Well, one of the ways we isolate is when we’re doing something we probably shouldn’t be doing. And we don’t tell anybody. So somebody had some really hard things happen, and they’re distressed, and they’re hurting, and everything else, and they feed themselves by going back to pornography, that pornography they haven’t looked at in 10 years, or something, right? Just something, you know, that gives to them. And it’s extremely easy for that, then to wrap its rope around you and drown you with it. And so the isolation that we need, also needs to be safe for our souls, and our minds. And so I think you have to be very active, thinking about that, you know, how are you going to… and, part of I think, is that it needs to be woven into a pastor’s life. You know, I, I have needed that. And part of the way I’ve gotten it is taking some days off and going someplace, that’s natural beauty. With things I want to think about things I want to ask God about things that I want to read, but also just to walk out in the beauty and soak it in and listen for him. And so there are wise and good ways to isolate. And we need them. Jesus needed them. And he was perfect. You know, and he often, you know, he went out and looked at the stars, that’s what he did. He was up on top of mountain, we need to do that as well. But it needs to be safe for us. And sometimes we are the person who has to create the safety that we need in those places. Because you need to go someplace without a bunch of people hanging on to you. And I don’t know how often we’re active in thinking about, Is this safe for me to do? Is it safe for my soul?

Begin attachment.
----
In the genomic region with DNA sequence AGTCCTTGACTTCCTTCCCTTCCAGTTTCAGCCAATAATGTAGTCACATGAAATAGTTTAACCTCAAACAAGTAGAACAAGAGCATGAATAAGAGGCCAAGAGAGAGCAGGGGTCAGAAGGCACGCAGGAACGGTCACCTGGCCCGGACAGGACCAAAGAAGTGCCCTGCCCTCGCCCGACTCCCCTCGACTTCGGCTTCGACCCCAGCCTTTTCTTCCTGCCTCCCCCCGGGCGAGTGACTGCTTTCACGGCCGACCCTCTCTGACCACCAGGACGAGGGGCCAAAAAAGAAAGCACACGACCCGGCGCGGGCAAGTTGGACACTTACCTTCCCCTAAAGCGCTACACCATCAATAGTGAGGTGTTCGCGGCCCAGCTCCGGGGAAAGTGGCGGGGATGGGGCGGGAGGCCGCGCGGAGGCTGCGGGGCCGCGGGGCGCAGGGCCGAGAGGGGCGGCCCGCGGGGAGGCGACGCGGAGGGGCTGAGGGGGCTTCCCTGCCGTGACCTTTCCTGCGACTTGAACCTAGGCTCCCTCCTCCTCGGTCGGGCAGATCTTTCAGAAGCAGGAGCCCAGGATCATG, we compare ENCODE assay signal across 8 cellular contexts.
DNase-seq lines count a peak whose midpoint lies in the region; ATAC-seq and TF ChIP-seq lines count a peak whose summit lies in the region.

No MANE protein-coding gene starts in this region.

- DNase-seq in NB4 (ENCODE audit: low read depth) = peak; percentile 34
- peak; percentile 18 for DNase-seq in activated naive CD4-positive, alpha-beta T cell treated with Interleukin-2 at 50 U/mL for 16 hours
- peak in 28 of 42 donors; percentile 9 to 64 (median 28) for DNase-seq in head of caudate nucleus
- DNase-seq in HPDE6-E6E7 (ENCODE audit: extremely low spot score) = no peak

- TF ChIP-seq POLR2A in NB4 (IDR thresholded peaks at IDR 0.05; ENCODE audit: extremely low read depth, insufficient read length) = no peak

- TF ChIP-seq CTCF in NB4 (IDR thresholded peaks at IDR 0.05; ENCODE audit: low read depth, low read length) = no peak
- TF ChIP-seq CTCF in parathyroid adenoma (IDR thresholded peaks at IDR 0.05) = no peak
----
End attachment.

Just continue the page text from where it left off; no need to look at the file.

Exactly, exactly. And I think that’s, that’s, you know, so helpful, Diane, because just the idea of being intentional in how we think through some of these things, like because there are lots of things that you share that, you know, as you’re saying, I’m like, oh, yeah, that’s yeah, of course. But the piece that we often miss is we’re not being we’re not being thoughtful. We’re thinking, oh, yeah, we need to have some solitude with myself and God, but we need to be thoughtful about how healthy that solitude is. Right? So we we do need to share with with people around us, we do need to have those those friendships, you know, where we can be open and honest with others. But then again, we have to be thoughtful about what do those friendships look like? Because because everything can be if we’re not thoughtful, if we’re not trying to honor God and keep that in the front of our mind. Everything, as you said can can become a danger. Because because we’re human and because we do have vulnerabilities. We do have wounds we do have, have those things that we’ve processed through and work through. So yes. Appreciate that, that reminder of just the intentionality I guess, of thoughtfulness. Because we can get busy and bogged down and just get caught up in things and not slow down enough to think through where we are and the next thing you know, we’re we’re not in a good place.